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To view or to read . . . Do screen adaptations satisfy?

by Robin Hansson, staff writer


Novelists and filmmakers, once uneasy bedmates, have realized what kind of profit a healthy relationship can make. Hollywood has seen that good writing is hard to come by, and most authors certainly understand the meaning of a fat check. In a period of two hours, Hollywood presents a movie based on a 500-page book that takes the average person 60-70 hours to read. Something has to give.


Readers are somewhat frightened by this. They ask, what will Hollywood do to this first-class novel? What will they change?

On the other hand, most moviegoers could care less. They don’t care about the scriptwriter let alone the novelist on whose work the script is based. They focus entirely on the experience of the film, the final product.

From J.R.R Tolkien’s The Lord of the Rings to Mario Puzo’s The Godfather, the list of novels that have become movies is long. We have all heard people ask, “Have you read the book?” And the common answer is: “No, but I have seen the movie.” What about the opposite? Have you ever read a book before it came out as a movie? Did you read David Morrell’s Rambo: First Blood or Thomas Harris’ Hannibal, for example? If you were one of those who did read these novels before they became movies, you might have been pretty disappointed. Both Rambo: First Blood and Hannibal were well written, cannot-put-them-down books. The movies were good too, but they can’t be compared to the real deal.

Today people often seem to prefer movies to books. It’s easier to watch a film, and reading takes a lot of time. One consequence is that they unintentionally overlook what an author is saying. Hollywood will do what it takes to fit on the big screen in a commercially successful way. This means, usually, a narrow focus on the main plot. For instance, in the movie Rambo: First Blood, John Rambo is portrayed as a lone warrior without friends or a clear purpose in life. Compassion is not his strong side and killing is what he does the best. The novel deals with his persona in a different way. Rambo has many friends in the novel, but not in this particular town. And he has a purpose in life too, saving prisoners of war in Vietnam. Even his name is changed: his first name, John, is a Hollywood product. In the novel, he’s simply called Rambo.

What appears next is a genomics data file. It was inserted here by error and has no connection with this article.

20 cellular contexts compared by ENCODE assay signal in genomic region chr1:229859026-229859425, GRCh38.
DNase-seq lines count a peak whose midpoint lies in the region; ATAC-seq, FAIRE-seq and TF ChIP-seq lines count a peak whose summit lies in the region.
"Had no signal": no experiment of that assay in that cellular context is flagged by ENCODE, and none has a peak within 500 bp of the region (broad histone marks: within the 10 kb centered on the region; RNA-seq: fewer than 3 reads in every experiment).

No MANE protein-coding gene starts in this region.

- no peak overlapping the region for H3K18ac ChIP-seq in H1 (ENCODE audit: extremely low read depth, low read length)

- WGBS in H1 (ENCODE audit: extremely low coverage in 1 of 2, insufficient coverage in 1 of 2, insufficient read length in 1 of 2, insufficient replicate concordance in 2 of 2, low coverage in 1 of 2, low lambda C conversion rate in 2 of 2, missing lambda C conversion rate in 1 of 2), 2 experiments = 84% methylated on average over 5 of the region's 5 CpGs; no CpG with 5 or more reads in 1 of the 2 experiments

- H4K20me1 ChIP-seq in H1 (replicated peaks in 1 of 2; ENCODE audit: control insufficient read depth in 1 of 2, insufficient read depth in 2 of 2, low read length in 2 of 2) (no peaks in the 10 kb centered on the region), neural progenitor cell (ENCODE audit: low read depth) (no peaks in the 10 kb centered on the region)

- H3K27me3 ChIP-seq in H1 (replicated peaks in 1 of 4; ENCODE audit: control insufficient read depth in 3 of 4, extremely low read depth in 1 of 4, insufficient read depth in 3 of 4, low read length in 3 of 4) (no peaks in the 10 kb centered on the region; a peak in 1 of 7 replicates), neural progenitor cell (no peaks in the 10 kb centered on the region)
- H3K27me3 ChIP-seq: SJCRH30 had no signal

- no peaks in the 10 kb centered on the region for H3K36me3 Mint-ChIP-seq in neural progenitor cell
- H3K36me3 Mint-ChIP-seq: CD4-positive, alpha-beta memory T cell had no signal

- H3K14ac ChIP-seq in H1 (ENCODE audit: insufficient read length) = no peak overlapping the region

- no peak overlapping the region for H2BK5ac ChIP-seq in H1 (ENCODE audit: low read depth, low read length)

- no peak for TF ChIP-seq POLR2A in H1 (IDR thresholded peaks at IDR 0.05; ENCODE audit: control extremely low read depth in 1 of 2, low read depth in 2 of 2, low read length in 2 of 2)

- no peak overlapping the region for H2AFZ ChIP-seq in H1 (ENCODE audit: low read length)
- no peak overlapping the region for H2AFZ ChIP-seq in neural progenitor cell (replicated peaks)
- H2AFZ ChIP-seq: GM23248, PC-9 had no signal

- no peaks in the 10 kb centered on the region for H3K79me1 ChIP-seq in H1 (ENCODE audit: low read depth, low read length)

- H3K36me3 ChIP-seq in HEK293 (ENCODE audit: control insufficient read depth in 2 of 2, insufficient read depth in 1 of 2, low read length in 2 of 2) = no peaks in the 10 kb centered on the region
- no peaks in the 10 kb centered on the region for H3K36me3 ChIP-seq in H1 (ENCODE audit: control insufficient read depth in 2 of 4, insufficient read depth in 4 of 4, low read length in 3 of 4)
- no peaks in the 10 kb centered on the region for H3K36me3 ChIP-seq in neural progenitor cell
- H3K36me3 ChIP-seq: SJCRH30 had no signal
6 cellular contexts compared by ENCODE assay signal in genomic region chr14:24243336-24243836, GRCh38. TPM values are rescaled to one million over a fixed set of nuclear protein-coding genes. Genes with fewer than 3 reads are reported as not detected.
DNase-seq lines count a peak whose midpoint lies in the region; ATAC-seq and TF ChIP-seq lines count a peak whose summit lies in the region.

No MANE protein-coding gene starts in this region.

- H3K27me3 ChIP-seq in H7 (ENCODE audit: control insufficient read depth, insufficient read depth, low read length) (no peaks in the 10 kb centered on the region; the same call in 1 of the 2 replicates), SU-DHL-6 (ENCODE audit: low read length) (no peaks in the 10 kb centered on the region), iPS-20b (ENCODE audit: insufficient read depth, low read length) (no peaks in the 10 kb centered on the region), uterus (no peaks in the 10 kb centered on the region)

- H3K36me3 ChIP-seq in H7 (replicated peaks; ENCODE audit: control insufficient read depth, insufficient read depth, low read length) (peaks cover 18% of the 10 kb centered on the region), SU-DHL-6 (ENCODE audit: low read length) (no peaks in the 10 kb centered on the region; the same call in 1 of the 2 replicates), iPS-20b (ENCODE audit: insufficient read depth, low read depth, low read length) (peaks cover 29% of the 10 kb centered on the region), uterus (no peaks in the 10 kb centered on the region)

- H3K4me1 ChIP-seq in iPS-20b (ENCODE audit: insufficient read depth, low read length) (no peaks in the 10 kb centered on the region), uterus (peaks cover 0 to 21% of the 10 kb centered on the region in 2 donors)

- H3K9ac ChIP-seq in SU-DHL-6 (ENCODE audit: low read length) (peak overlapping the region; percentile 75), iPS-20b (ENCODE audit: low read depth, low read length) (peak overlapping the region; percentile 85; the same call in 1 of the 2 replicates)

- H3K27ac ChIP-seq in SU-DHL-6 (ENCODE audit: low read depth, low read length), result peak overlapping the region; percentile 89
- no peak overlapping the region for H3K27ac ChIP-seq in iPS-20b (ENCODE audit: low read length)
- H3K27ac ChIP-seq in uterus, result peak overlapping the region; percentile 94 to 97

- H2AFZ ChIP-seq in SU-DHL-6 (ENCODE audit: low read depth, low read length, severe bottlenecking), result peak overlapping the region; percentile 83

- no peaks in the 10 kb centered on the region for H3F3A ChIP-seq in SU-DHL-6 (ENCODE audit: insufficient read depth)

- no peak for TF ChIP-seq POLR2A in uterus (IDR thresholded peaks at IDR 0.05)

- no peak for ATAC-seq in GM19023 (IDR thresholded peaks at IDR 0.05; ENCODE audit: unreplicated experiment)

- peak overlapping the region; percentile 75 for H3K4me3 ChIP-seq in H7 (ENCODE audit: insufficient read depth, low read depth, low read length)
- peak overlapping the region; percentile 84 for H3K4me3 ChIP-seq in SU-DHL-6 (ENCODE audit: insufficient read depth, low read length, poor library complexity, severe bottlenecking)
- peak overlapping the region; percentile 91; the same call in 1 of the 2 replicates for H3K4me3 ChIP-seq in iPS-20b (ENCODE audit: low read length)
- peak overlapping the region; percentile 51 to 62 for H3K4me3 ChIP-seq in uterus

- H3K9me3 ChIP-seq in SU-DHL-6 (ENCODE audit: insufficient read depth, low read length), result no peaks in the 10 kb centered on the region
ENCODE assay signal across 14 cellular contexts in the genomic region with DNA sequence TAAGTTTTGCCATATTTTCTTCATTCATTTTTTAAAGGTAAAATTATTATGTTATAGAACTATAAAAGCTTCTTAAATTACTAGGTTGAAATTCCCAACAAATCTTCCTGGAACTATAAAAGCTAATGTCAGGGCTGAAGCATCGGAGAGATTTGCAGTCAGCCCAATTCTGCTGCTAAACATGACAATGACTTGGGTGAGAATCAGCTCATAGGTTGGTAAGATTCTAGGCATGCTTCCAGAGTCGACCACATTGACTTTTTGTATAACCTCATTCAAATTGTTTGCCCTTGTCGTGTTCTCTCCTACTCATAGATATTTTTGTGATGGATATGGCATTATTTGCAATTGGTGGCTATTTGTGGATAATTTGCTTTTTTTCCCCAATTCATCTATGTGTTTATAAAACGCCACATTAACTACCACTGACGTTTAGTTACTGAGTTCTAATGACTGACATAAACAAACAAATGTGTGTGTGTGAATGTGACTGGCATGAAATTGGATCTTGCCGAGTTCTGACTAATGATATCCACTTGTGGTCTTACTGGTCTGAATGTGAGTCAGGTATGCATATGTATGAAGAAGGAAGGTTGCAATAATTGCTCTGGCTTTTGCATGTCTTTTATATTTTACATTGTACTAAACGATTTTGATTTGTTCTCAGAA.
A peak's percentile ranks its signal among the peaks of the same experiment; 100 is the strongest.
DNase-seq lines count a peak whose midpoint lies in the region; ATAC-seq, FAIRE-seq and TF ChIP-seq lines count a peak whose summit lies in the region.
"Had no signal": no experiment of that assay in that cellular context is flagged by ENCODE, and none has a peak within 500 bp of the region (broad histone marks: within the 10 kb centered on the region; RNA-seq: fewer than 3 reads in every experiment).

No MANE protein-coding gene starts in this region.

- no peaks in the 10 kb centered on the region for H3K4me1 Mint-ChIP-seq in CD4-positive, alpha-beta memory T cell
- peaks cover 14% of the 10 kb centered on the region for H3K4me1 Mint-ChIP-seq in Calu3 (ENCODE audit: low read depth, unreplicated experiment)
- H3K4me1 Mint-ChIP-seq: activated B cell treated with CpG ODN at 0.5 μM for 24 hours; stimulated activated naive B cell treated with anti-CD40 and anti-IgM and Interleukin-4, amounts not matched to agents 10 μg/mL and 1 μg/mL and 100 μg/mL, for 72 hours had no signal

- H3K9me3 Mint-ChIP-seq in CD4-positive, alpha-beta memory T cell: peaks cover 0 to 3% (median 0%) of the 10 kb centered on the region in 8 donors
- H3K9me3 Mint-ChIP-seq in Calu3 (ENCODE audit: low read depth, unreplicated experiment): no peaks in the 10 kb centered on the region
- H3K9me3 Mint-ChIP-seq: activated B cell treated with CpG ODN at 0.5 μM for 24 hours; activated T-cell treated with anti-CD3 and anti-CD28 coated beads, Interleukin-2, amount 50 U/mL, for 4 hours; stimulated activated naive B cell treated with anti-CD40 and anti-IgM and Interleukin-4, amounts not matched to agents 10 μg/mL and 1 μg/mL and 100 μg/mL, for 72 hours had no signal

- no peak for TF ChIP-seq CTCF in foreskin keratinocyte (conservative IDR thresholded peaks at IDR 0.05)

There is nothing wrong with going to the movies, but think about what your mind and imagination will miss. Details will be added and subtracted, nuances will disappear, names change, points get lost.

In the end it all boils down to personal taste. If you belong to the moviegoer category, you’ll probably continue to be impressed by expensive big-screen productions such as The Lord of the Rings and Gone with the Wind. But remember, a reader can always get closer to what the author meant when writing the book, and this gives meaning to the reverse of the cliché: “No, I never saw Rambo, but I’ve read the book.”


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